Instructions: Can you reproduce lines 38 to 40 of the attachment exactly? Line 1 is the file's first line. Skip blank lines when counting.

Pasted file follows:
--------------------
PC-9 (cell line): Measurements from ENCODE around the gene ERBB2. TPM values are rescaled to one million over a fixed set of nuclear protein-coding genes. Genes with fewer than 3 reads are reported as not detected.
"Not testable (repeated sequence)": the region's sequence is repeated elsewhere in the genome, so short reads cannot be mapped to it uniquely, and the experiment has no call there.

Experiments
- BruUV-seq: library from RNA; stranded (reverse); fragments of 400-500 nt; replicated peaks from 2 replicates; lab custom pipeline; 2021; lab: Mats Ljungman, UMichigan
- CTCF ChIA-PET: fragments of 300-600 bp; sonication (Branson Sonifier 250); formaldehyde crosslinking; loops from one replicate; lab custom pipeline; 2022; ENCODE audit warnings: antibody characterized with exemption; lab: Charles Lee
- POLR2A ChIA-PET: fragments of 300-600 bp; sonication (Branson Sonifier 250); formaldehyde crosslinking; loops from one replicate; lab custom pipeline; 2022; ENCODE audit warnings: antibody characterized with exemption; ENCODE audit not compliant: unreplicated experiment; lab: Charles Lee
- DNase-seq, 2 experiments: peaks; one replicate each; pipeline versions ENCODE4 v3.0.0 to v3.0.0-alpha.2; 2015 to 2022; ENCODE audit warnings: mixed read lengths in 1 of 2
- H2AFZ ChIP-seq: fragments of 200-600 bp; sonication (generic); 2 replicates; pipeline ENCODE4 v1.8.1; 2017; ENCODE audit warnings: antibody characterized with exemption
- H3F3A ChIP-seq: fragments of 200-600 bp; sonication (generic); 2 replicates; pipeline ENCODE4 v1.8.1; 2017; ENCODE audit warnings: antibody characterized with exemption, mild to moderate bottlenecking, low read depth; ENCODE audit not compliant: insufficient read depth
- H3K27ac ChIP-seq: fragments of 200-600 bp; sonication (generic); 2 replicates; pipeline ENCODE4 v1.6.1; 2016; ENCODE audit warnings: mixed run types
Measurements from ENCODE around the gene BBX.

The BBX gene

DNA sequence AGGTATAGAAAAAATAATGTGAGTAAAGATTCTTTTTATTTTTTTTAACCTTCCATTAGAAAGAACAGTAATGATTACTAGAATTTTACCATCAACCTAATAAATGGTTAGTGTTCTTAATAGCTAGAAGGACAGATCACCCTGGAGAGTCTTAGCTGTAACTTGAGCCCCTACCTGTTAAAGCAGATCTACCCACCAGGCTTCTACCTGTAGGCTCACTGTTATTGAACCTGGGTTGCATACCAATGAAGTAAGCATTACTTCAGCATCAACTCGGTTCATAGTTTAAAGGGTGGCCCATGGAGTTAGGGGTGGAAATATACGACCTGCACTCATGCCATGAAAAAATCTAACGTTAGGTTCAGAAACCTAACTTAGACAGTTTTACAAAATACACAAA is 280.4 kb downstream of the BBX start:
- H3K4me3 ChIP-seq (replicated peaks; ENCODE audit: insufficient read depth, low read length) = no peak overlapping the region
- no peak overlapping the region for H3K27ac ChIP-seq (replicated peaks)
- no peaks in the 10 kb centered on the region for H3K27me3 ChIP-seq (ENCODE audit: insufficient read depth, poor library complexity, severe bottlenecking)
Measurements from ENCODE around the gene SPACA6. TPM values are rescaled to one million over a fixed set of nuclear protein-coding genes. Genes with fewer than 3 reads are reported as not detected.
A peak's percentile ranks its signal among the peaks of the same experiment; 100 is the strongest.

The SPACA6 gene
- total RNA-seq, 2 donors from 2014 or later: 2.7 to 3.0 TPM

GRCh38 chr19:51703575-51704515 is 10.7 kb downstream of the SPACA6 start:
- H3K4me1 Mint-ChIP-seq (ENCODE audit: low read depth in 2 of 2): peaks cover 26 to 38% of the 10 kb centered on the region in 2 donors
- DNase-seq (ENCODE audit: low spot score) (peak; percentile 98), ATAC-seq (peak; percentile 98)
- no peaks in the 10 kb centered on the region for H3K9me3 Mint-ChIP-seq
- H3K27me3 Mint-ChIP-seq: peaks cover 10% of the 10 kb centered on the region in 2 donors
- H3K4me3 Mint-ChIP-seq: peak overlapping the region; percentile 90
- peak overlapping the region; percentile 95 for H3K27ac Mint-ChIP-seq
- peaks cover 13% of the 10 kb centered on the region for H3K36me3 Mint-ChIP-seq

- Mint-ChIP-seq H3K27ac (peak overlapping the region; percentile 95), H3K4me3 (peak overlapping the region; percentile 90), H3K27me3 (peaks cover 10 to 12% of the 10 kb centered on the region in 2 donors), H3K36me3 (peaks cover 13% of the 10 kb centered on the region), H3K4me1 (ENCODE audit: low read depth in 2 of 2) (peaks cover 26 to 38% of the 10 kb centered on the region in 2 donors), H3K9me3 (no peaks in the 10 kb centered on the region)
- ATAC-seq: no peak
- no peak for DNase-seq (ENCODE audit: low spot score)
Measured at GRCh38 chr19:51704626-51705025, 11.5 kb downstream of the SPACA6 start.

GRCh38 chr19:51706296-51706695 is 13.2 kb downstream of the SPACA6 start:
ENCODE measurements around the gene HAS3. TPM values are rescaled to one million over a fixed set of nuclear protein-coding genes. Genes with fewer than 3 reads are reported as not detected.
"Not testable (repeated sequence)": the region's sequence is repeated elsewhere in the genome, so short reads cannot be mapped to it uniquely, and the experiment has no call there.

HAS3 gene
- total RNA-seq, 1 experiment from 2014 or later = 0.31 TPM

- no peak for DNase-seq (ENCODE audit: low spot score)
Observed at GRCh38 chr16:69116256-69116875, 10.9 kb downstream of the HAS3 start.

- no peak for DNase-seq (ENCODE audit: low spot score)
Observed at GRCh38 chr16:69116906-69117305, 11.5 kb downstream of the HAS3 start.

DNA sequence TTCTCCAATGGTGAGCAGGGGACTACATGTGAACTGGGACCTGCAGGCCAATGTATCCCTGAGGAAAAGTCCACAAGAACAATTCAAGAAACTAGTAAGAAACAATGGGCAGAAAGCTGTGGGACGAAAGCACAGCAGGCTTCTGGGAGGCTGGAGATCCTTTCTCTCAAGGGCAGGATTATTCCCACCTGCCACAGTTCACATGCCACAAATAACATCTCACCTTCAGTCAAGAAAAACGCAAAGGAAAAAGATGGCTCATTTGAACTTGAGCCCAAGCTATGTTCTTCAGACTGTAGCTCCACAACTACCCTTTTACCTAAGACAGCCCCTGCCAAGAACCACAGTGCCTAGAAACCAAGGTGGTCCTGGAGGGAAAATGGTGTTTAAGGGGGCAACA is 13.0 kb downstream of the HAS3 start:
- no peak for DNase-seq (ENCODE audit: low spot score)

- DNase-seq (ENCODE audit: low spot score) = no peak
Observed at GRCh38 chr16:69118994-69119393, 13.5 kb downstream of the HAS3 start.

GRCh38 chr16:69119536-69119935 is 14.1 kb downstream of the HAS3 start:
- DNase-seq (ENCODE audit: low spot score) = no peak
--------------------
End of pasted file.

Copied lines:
- no peak for DNase-seq (ENCODE audit: low spot score)
Observed at GRCh38 chr16:69116256-69116875, 10.9 kb downstream of the HAS3 start.

- no peak for DNase-seq (ENCODE audit: low spot score)